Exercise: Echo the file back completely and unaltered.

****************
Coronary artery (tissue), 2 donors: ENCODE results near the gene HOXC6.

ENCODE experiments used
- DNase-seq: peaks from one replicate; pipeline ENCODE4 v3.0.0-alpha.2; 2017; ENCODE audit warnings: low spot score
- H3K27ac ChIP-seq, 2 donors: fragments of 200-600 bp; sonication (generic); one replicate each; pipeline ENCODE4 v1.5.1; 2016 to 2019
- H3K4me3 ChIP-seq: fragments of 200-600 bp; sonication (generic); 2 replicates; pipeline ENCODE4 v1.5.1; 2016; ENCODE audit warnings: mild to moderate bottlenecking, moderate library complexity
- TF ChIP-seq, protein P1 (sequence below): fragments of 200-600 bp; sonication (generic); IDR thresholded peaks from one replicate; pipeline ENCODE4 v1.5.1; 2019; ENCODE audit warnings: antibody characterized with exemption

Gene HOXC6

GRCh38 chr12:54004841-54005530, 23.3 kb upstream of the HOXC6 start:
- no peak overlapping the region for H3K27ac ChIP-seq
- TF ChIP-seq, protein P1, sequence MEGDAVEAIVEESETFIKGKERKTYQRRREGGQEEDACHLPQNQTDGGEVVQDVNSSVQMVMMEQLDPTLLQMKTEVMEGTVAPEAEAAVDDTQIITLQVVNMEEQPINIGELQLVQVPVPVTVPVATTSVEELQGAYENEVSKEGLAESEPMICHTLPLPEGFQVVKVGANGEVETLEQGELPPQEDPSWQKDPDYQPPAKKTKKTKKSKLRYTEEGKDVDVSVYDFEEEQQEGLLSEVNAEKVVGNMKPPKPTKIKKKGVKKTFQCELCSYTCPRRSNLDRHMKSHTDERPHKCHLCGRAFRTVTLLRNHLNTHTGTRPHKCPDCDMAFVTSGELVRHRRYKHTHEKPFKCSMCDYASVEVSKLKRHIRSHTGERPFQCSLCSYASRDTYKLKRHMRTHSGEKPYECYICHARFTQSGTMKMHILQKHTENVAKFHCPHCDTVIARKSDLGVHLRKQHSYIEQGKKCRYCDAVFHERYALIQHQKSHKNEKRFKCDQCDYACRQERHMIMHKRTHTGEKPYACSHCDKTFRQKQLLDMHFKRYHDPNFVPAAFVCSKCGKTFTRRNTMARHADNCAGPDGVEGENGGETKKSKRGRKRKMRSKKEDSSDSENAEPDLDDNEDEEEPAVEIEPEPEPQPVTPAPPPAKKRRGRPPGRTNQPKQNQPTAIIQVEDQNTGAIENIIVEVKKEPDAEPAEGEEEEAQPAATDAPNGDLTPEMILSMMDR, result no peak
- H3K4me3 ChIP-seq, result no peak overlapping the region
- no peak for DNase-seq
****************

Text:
Coronary artery (tissue), 2 donors: ENCODE results near the gene HOXC6.

ENCODE experiments used
- DNase-seq: peaks from one replicate; pipeline ENCODE4 v3.0.0-alpha.2; 2017; ENCODE audit warnings: low spot score
- H3K27ac ChIP-seq, 2 donors: fragments of 200-600 bp; sonication (generic); one replicate each; pipeline ENCODE4 v1.5.1; 2016 to 2019
- H3K4me3 ChIP-seq: fragments of 200-600 bp; sonication (generic); 2 replicates; pipeline ENCODE4 v1.5.1; 2016; ENCODE audit warnings: mild to moderate bottlenecking, moderate library complexity
- TF ChIP-seq, protein P1 (sequence below): fragments of 200-600 bp; sonication (generic); IDR thresholded peaks from one replicate; pipeline ENCODE4 v1.5.1; 2019; ENCODE audit warnings: antibody characterized with exemption

Gene HOXC6

GRCh38 chr12:54004841-54005530, 23.3 kb upstream of the HOXC6 start:
- no peak overlapping the region for H3K27ac ChIP-seq
- TF ChIP-seq, protein P1, sequence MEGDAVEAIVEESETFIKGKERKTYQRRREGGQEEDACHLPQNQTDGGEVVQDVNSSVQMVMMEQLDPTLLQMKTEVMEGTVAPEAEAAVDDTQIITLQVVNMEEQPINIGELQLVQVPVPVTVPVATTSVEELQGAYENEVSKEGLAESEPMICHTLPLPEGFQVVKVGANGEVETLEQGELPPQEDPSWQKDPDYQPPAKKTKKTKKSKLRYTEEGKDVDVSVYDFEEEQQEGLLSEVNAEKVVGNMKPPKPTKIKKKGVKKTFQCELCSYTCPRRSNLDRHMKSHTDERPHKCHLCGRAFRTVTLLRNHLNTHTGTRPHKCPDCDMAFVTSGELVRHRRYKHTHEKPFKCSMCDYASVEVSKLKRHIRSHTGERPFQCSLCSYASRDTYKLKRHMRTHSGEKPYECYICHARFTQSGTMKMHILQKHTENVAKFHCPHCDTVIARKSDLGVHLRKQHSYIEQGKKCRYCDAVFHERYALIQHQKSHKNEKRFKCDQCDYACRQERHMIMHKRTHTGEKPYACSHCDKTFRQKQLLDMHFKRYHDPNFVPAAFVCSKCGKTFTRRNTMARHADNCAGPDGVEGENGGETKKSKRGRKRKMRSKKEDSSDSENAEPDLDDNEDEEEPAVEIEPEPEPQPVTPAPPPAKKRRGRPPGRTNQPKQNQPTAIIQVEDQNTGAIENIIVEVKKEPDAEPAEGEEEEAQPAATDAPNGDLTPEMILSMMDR, result no peak
- H3K4me3 ChIP-seq, result no peak overlapping the region
- no peak for DNase-seq